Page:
The McNairy County School System is seeing significant numbers of students and staff quarantined due to Covid-19 exposure, according to data collected over the first week of the school year.
Approximately 150 students and employees are now in quarantine across every county school. With seven students and three staff members having tested positive for Covid-19, the quarantine-to-positive ratio for McNairy County Schools currently averages 15 quarantines to every positive test.
At this time, no students have reportedly been hospitalized.
Scenarios in which entire classes must be quarantined have primarily occurred among younger children with a greater inclination toward physical interaction. In most cases, possible exposures are diligently contact traced in order to keep as many students and teachers as possible attending school in person.
“It is really similar to the situation we were in in the spring, so we do have some experience on how to deal with it,” Martin assessed. “It is certainly not experience that we necessarily are glad we’ve had to come to terms with, but we are proud that we do have some groundwork laid in knowing how to cope and how to manage.”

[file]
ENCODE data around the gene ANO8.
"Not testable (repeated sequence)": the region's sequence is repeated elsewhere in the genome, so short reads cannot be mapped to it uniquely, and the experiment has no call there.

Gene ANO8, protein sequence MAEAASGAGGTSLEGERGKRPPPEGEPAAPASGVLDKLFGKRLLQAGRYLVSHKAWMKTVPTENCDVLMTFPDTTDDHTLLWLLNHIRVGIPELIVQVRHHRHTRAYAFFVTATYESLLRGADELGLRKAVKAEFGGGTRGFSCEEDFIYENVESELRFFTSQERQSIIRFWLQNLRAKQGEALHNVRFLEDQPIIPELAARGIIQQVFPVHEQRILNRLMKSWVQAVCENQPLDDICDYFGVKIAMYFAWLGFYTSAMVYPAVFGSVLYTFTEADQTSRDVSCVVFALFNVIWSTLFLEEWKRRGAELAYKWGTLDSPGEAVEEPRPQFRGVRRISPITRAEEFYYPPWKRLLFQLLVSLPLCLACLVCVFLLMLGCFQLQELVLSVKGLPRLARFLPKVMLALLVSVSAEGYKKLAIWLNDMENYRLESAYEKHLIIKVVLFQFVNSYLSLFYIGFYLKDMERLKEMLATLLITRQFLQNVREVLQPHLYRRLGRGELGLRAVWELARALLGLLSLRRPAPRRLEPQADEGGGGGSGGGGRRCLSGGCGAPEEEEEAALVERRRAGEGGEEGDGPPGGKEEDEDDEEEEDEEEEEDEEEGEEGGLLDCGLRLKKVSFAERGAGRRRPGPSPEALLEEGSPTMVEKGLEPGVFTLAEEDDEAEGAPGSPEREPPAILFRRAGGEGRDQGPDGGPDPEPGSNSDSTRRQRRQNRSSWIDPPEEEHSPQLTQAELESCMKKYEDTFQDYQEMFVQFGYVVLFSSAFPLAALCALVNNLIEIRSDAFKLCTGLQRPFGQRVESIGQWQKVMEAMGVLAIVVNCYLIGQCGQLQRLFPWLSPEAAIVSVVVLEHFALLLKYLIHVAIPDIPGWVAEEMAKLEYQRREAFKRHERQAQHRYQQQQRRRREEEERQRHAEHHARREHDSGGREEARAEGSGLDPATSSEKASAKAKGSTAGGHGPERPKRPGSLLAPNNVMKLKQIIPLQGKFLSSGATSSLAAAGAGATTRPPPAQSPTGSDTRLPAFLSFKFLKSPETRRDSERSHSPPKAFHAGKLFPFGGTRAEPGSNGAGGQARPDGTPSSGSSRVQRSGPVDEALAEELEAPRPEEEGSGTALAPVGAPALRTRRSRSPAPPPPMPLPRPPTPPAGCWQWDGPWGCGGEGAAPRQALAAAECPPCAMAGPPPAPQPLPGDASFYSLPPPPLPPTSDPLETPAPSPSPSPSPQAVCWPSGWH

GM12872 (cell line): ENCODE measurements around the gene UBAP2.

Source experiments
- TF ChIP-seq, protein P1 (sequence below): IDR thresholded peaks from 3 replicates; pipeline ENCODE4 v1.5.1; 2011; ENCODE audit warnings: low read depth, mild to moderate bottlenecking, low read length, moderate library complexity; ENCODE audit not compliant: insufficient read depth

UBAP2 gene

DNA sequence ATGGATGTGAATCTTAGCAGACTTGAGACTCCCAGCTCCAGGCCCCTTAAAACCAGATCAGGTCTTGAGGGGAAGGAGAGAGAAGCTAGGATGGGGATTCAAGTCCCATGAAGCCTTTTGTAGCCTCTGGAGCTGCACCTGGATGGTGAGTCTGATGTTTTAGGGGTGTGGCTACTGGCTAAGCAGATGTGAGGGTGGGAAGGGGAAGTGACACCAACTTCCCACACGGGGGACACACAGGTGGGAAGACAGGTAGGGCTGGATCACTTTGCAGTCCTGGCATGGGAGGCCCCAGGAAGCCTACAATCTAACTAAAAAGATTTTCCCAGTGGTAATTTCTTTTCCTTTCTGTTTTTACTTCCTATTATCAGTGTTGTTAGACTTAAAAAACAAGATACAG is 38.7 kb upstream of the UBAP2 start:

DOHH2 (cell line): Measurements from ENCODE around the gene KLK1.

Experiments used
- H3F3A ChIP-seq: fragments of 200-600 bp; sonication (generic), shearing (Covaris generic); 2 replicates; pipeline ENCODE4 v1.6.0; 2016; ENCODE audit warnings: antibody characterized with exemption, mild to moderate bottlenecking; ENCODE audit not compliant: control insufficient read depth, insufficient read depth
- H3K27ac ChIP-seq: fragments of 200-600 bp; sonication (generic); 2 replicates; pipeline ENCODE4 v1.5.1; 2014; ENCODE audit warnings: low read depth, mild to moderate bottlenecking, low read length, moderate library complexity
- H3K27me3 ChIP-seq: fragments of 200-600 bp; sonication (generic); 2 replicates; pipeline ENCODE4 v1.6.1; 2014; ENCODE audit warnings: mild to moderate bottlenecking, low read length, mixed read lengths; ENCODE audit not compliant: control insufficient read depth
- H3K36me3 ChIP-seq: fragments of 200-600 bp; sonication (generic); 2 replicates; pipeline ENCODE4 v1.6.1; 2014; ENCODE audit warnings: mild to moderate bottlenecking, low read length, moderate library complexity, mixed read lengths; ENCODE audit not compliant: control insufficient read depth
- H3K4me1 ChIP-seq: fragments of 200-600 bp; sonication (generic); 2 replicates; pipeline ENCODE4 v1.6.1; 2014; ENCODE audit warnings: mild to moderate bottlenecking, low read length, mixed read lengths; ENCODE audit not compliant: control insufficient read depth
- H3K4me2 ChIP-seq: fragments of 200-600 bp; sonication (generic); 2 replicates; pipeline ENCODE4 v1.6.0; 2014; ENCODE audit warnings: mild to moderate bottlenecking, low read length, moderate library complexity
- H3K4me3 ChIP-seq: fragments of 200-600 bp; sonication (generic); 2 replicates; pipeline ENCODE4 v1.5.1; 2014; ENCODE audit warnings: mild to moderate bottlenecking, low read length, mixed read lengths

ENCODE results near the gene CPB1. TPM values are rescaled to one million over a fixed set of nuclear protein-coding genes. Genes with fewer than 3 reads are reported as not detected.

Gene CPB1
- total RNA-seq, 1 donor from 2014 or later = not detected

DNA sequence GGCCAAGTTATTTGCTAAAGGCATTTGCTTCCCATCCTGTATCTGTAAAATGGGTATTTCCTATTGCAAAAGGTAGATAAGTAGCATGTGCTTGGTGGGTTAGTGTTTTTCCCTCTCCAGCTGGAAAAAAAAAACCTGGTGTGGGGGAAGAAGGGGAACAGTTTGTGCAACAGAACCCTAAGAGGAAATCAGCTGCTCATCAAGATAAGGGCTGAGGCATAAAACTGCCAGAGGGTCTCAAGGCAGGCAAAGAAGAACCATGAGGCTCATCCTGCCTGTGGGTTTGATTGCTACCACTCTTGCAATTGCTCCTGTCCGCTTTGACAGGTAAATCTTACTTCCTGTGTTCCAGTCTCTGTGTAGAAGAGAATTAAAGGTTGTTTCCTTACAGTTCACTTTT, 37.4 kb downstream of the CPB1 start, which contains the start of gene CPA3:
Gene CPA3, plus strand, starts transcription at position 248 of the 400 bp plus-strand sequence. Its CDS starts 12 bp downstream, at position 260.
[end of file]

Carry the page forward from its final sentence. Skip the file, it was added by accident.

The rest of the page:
An update dated August 9 is now available on the “McNairy County Schools” Facebook page. In keeping with CDC guidelines, the school board recommends that any person exposed to Covid-19 remain at home for at least ten days and watch for symptoms such as cough, shortness of breath or fever of 100.4°F or above. Individuals who lack symptoms and have been vaccinated or exposed to Covid-19 in the past 90 days are not required to quarantine.
The Bethel Springs Elementary School football team is currently the only sports and/or extracurricular group of which all members have been quarantined. Sixteen players had been in some kind of close proximity to one player who tested positive. Although no football jamboree will occur this year, Terry Moore, principal of Bethel Springs Elementary School, hopes that the team will reconvene August 16 in preparation for a game against Middleton August 19.
Superintendent Martin expressed his conviction that, outside of any positive cases or quarantines, the school year is off to an admirable start. Regardless of this success, Martin added that all McNairy Countians should play a part in combating the new surge of infections, especially getting immunized against Covid-19.
“We really need to be aware of what is going on. I don’t think we are out of the woods by any stretch of the imagination,” Martin insisted. “I have lived here my whole life and seen our communities jump through hoops. If someone gets sick or a house burns, people make an effort to help their fellow men and women. It is hard for me to understand how one can get a vaccine to help protect their fellow citizens, but he or she does not take the shot. I lose sight of how we can be such a giving community in some circumstances, but not so giving in others.”